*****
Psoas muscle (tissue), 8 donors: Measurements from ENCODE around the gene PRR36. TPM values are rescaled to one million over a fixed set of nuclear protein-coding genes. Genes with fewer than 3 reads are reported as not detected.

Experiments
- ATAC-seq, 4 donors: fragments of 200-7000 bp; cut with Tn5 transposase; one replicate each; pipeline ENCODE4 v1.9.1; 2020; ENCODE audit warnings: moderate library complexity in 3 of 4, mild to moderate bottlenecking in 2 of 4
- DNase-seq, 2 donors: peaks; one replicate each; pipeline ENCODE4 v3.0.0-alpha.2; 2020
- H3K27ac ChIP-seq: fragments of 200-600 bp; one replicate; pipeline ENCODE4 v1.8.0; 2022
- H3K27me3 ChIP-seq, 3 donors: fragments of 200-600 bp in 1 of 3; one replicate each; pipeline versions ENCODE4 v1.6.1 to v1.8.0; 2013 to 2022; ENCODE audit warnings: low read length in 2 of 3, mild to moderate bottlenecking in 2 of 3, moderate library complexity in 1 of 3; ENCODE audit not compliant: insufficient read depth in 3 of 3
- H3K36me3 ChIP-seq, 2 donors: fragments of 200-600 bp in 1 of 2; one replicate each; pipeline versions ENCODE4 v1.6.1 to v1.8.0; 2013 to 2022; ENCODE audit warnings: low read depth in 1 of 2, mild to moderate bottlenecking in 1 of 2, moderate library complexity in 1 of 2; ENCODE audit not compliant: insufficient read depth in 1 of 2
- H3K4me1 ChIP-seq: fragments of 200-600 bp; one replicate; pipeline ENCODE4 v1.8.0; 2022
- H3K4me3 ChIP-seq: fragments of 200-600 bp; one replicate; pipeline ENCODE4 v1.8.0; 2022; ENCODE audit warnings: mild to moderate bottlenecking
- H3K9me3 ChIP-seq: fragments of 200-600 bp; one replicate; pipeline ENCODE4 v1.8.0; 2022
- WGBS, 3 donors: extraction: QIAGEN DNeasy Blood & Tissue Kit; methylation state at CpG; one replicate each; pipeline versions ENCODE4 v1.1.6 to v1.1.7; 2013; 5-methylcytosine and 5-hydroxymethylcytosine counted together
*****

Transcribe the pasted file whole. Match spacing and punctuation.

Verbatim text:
Psoas muscle (tissue), 8 donors: Measurements from ENCODE around the gene PRR36. TPM values are rescaled to one million over a fixed set of nuclear protein-coding genes. Genes with fewer than 3 reads are reported as not detected.

Experiments
- ATAC-seq, 4 donors: fragments of 200-7000 bp; cut with Tn5 transposase; one replicate each; pipeline ENCODE4 v1.9.1; 2020; ENCODE audit warnings: moderate library complexity in 3 of 4, mild to moderate bottlenecking in 2 of 4
- DNase-seq, 2 donors: peaks; one replicate each; pipeline ENCODE4 v3.0.0-alpha.2; 2020
- H3K27ac ChIP-seq: fragments of 200-600 bp; one replicate; pipeline ENCODE4 v1.8.0; 2022
- H3K27me3 ChIP-seq, 3 donors: fragments of 200-600 bp in 1 of 3; one replicate each; pipeline versions ENCODE4 v1.6.1 to v1.8.0; 2013 to 2022; ENCODE audit warnings: low read length in 2 of 3, mild to moderate bottlenecking in 2 of 3, moderate library complexity in 1 of 3; ENCODE audit not compliant: insufficient read depth in 3 of 3
- H3K36me3 ChIP-seq, 2 donors: fragments of 200-600 bp in 1 of 2; one replicate each; pipeline versions ENCODE4 v1.6.1 to v1.8.0; 2013 to 2022; ENCODE audit warnings: low read depth in 1 of 2, mild to moderate bottlenecking in 1 of 2, moderate library complexity in 1 of 2; ENCODE audit not compliant: insufficient read depth in 1 of 2
- H3K4me1 ChIP-seq: fragments of 200-600 bp; one replicate; pipeline ENCODE4 v1.8.0; 2022
- H3K4me3 ChIP-seq: fragments of 200-600 bp; one replicate; pipeline ENCODE4 v1.8.0; 2022; ENCODE audit warnings: mild to moderate bottlenecking
- H3K9me3 ChIP-seq: fragments of 200-600 bp; one replicate; pipeline ENCODE4 v1.8.0; 2022
- WGBS, 3 donors: extraction: QIAGEN DNeasy Blood & Tissue Kit; methylation state at CpG; one replicate each; pipeline versions ENCODE4 v1.1.6 to v1.1.7; 2013; 5-methylcytosine and 5-hydroxymethylcytosine counted together